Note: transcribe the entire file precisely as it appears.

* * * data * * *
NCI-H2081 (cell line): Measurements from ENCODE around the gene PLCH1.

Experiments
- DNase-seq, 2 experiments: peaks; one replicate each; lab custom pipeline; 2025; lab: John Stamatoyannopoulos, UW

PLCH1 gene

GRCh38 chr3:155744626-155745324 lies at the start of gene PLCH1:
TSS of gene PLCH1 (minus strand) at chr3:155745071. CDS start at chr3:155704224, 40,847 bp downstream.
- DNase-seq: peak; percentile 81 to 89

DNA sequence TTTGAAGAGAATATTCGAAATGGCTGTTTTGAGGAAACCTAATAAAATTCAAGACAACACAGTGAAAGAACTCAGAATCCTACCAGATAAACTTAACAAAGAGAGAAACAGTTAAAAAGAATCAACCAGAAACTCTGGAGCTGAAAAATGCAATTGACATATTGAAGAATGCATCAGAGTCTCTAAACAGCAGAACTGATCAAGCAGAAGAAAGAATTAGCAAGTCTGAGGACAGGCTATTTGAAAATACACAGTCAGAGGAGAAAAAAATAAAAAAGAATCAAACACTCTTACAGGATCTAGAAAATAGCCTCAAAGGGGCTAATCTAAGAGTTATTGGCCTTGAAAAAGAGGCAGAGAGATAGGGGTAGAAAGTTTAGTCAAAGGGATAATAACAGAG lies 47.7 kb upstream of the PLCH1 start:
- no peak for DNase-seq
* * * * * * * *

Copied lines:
NCI-H2081 (cell line): Measurements from ENCODE around the gene PLCH1.

Experiments
- DNase-seq, 2 experiments: peaks; one replicate each; lab custom pipeline; 2025; lab: John Stamatoyannopoulos, UW

PLCH1 gene

GRCh38 chr3:155744626-155745324 lies at the start of gene PLCH1:
TSS of gene PLCH1 (minus strand) at chr3:155745071. CDS start at chr3:155704224, 40,847 bp downstream.
- DNase-seq: peak; percentile 81 to 89

DNA sequence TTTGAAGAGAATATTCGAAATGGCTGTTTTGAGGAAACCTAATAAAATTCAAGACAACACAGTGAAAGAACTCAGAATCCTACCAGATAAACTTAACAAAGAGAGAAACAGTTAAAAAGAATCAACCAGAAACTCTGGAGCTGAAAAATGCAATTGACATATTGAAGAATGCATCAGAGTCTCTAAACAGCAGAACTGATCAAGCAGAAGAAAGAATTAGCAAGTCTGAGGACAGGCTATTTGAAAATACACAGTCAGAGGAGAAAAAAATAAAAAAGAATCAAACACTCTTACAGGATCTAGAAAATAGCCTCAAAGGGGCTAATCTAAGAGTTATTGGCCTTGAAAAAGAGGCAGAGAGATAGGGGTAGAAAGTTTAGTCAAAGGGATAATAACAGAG lies 47.7 kb upstream of the PLCH1 start:
- no peak for DNase-seq